“Carrie” Remake Is Story Of “Bottom Becoming The Top,” Says Director

Alright, that headline might seem tacky, but the Carrie remake directed by Kimberly Peirce looks legitimately amazing—and incredibly thoughtful—so I’m glad I got your attention.

Hitting theaters October 18, the new Carrie stars ass-kicking and gay-loving Chloë Grace Moretz in a story as old as time:  Girl is abused by Jesus-freak mom.  Girl discovers she has psychokinetic powers.  Girl slaughters entire hometown.

You know, standard stuff.

In a recent interview with Out magazine, director Pierce (who also helmed the very queer Oscar winner Boys Don’t Cry) discusses the intelligent philosophy behind her new interpretation:

“I think Margaret and Carrie’s relationship is very queer … Carrie is topped by the mother for the first half of the film, beaten down, dominated. The mother won’t even let her get a word in edgewise. After Carrie has reached her zenith of power [at the school dance], she comes home and she wants to turn back into the child, wants to go back to, ‘Mother, I will pray.’ Of course the mother lets her. But then the mother tries to kill her and the powers protect Carrie. So you have this phenomenal arc of the bottom becoming the top, wanting to be the bottom again — but it’s too late.”

Related: “Carrie” Star Chloe Grace Moretz Says Her Gay Brothers Got Bullied “Horrifically”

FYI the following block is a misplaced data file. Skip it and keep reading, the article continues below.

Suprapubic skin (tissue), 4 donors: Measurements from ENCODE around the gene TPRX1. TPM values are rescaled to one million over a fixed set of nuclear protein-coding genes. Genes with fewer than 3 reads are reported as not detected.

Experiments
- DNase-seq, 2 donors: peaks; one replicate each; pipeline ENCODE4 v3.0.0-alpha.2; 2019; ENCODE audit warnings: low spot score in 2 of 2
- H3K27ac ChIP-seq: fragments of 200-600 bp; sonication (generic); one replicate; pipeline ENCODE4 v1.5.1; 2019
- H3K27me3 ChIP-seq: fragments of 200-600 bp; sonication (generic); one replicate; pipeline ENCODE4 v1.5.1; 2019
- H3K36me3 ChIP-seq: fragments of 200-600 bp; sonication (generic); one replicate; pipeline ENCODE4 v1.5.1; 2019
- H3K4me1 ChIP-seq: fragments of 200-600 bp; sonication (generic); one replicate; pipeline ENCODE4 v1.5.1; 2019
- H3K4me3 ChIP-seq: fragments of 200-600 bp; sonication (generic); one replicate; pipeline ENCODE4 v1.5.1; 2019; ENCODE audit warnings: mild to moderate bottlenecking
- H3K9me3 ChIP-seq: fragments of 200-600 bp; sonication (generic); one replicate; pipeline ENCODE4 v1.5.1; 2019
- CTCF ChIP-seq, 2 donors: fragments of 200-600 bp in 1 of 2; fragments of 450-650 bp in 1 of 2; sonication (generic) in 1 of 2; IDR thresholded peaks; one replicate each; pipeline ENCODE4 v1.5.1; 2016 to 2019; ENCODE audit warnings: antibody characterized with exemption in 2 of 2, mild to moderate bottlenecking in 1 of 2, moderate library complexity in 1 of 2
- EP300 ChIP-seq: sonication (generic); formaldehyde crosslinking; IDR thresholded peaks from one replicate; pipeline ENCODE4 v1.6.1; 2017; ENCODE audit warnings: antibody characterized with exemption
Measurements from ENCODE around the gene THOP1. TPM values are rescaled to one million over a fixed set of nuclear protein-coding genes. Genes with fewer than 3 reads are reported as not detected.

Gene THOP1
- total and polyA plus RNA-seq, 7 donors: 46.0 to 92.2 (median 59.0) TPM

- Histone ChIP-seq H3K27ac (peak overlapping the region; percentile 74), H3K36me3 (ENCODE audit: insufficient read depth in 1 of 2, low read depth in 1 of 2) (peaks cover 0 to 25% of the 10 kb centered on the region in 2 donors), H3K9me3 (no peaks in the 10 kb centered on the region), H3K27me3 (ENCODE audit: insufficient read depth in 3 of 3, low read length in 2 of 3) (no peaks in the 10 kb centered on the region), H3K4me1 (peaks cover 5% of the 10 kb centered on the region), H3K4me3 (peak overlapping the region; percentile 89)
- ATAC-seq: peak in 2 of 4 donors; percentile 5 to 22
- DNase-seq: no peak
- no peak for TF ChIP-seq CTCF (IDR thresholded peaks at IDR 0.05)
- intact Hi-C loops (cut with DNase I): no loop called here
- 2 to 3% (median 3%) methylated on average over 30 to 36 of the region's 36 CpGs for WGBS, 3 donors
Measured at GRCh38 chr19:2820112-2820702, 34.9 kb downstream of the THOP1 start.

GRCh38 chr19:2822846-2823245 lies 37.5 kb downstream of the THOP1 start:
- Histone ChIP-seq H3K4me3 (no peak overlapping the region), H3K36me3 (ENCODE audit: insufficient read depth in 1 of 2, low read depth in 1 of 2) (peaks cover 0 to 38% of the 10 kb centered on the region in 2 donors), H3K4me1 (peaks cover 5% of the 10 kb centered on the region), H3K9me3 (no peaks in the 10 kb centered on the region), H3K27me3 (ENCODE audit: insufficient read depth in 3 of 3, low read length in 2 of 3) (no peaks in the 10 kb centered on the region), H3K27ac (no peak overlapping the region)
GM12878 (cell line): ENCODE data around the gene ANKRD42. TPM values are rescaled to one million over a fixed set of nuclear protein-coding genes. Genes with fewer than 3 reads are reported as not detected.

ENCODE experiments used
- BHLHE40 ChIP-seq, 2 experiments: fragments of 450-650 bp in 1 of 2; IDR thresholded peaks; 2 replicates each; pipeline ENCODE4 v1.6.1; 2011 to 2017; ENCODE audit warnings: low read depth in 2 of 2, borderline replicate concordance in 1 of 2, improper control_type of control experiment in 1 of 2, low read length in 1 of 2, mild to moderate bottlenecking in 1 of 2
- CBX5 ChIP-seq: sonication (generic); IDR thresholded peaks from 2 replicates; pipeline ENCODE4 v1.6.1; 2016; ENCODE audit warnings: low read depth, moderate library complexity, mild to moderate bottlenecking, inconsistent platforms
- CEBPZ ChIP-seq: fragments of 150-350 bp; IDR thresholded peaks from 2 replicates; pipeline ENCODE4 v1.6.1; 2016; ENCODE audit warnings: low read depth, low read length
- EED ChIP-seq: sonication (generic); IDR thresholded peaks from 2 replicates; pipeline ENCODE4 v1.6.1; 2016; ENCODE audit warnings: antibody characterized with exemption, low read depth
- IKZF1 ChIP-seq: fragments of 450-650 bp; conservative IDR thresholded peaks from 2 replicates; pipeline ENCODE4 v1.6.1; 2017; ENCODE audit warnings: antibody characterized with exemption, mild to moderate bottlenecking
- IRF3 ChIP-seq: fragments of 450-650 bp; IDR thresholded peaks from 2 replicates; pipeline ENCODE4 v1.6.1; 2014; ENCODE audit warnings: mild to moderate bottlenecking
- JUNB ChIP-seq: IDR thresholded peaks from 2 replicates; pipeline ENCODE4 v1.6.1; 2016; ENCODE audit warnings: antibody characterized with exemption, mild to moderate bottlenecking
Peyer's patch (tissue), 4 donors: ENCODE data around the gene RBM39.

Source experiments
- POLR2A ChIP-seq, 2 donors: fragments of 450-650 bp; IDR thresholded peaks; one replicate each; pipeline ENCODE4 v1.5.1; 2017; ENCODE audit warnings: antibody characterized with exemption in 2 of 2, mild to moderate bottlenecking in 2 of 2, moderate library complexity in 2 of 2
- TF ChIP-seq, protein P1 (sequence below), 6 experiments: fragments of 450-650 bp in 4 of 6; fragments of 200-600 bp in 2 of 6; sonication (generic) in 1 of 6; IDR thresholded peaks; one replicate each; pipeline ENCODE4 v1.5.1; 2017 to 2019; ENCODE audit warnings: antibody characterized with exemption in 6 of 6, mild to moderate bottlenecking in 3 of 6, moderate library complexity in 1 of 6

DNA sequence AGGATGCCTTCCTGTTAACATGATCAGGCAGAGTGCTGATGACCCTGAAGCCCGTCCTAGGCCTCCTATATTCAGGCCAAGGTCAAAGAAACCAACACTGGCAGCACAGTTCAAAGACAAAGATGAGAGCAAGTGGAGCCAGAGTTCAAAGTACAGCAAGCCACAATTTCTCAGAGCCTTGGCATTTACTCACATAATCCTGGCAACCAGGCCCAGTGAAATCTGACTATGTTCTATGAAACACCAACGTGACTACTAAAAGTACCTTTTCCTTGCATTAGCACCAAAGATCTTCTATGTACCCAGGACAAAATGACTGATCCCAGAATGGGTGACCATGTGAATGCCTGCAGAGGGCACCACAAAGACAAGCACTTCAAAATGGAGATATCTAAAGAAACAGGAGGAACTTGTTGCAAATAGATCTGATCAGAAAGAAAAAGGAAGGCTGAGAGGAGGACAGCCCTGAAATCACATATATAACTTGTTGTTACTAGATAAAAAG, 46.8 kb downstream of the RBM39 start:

Interestingly, Pierce sees a lot of queerness in the original Stephen King novel, to which her film will stay much truer than Brian De Palma’s still-beloved version.  And not only in Carrie’s relationship to her mother:

“The relationship between all the girls is incredibly queer. The way the girls are screwing their boyfriends to get them to either hurt or help Carrie—that’s a complete triangle of desire.”

Chloe Grace Moretz carrieOther highlights of the interview include the brainy filmmaker’s commentary on her own history in the queer community:

“I lived in a completely queer bubble,” Peirce says. “I don’t think I faced sexism. I don’t think I faced homophobia … In the Boys Don’t Cry time, I was asked a lot, ‘What’s it like to be a woman in Hollywood? Isn’t it really hard to get work?’ Naively, I said, ‘Not at all. Nobody notices that I’m a girl.”

As if I wasn’t going to see it after those amazing blood-drenched trailer and promo posters, this interview most certainly has me scrambling to Fandango to pre-order my tickets for opening night.

Carrie opens October 17 nationwide



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